What’s bad about it?
“But,” Lily continues, “it could lead to overeating at your next meal. There’s no boundaries or structure with this, so it might be difficult for some to know how many meals are safe to skip. Plus, there’s no real emphasis on healthy eating with this one, or even the quality of the diet.”

Is it good for beginners?
“Occasionally skipping meals is not really a fasting protocol,” says Sophie. “Random meal skipping can be intentional or unplanned, or even not thought about. This is not ideal because irregular meal patterns have been shown to have metabolic disadvantages. For instance, limited data shows that in healthy people a regular meal pattern can lower total and LDL (bad) cholesterol levels, and that it improves blood sugar and insulin stability.”

A big question on a beginner’s lips is whether the technique is safe. Lily says: “While fasting can be safe for the majority, it is important to remember that the research around these diets is still very much in its infancy. These diets are not for everyone, especially if someone is predisposed to or has a history of an eating disorder. For women, a lack of calories could also lead to irregular menstrual cycles, and for others it may affect energy, mood and even sleep.”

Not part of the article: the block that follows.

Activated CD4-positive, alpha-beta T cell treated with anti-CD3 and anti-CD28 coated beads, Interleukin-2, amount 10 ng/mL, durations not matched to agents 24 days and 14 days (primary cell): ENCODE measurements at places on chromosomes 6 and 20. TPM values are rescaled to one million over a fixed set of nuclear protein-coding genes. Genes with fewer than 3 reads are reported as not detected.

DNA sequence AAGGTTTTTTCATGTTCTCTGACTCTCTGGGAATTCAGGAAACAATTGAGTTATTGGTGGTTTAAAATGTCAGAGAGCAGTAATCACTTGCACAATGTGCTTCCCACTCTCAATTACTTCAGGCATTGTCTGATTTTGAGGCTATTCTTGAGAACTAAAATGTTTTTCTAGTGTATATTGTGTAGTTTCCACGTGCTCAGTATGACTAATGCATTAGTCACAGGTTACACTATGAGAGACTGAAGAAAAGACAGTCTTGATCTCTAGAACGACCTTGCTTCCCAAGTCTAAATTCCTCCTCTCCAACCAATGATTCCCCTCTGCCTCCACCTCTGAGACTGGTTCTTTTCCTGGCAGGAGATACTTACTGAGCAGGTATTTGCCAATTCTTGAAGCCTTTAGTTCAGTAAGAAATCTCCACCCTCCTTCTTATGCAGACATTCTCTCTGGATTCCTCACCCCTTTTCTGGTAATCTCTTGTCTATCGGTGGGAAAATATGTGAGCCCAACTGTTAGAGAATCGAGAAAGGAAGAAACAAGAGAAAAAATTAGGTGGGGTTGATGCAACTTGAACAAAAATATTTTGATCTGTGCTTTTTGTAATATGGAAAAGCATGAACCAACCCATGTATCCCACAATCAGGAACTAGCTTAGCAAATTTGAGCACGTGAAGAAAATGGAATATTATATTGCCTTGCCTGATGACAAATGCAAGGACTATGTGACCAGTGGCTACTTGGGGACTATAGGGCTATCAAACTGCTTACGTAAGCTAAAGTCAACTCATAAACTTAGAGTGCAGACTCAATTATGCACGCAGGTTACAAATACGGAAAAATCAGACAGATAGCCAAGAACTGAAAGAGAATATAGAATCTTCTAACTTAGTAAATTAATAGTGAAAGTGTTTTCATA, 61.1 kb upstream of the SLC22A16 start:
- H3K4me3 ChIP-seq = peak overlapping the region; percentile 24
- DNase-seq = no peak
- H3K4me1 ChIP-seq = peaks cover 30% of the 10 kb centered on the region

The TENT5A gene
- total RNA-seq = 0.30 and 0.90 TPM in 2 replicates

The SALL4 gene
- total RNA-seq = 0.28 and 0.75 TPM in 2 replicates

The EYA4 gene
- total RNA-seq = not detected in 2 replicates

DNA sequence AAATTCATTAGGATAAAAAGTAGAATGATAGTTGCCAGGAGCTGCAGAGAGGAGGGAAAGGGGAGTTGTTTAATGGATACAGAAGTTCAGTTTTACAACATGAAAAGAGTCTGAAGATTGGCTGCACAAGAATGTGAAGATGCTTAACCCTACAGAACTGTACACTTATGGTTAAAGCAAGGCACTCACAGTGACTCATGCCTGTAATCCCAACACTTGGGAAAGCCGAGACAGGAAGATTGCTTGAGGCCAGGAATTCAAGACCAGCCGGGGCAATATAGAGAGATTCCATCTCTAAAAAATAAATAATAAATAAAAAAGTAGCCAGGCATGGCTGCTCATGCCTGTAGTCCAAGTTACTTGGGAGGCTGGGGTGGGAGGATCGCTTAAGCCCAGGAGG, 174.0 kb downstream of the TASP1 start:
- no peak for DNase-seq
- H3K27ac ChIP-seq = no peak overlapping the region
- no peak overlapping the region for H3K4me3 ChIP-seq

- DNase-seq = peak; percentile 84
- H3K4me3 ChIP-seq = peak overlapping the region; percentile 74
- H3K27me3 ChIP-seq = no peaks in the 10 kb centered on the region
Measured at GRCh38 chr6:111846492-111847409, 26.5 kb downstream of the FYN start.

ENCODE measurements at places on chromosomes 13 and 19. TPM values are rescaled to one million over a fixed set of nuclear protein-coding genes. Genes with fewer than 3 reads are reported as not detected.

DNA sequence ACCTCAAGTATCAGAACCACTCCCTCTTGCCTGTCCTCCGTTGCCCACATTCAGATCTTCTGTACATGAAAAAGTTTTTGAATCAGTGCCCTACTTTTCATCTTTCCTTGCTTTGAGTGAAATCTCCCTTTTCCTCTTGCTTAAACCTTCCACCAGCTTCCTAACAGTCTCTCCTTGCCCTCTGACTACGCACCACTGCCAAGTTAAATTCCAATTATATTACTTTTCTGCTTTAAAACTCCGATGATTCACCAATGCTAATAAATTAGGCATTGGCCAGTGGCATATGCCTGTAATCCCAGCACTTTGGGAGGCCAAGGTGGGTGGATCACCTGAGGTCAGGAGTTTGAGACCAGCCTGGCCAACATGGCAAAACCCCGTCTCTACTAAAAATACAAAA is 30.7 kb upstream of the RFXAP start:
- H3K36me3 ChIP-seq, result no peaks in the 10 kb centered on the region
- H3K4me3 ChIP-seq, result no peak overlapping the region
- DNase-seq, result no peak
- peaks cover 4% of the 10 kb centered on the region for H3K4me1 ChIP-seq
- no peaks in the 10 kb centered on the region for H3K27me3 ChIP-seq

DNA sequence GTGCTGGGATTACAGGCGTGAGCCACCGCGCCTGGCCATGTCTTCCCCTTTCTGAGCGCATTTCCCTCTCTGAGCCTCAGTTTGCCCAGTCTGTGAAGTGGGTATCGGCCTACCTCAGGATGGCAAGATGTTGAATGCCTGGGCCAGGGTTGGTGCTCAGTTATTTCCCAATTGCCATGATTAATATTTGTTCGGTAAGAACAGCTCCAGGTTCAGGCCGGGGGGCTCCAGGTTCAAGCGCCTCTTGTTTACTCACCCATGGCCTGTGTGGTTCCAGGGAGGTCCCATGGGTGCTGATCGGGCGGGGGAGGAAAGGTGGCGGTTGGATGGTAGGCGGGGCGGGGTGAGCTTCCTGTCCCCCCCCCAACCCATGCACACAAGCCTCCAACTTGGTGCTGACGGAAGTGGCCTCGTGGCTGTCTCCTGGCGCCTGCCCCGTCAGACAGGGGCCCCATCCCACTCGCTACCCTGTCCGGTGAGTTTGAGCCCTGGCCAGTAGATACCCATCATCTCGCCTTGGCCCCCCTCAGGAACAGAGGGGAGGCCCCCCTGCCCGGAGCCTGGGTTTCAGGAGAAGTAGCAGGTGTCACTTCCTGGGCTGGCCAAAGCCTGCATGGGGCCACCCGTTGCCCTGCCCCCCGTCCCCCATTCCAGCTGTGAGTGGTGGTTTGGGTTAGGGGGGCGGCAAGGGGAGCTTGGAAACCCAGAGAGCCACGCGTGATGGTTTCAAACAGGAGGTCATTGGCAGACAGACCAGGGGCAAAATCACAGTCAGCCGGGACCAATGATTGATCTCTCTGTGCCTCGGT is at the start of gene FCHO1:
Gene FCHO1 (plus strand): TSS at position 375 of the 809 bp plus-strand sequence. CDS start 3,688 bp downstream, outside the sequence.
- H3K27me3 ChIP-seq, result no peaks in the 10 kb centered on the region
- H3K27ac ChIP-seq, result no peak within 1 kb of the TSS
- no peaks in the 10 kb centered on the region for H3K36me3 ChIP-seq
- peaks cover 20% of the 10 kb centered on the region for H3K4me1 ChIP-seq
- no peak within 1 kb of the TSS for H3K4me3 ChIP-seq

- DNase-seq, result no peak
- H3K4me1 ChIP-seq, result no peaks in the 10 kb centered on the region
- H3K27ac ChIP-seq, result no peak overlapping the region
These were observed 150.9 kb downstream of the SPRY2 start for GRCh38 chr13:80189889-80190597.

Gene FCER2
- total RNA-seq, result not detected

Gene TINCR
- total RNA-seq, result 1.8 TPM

Furthermore, Sophie adds that while intermittent fasting has had proven short-term results, we don’t have the sufficient data to determine long-term benefits of intermittent fasting. “In terms of weight loss, it has been shown that weight is regained quickly if fasting is discontinued.”
 
As Lily says, it can be dangerous for certain types of people, and the Harvard School of Public Health recommend steering clear of the diet if you have diabetes, an eating disorder, using medications that require food intake, pregnant or breastfeeding, or at an active growth stage, such as adolescence.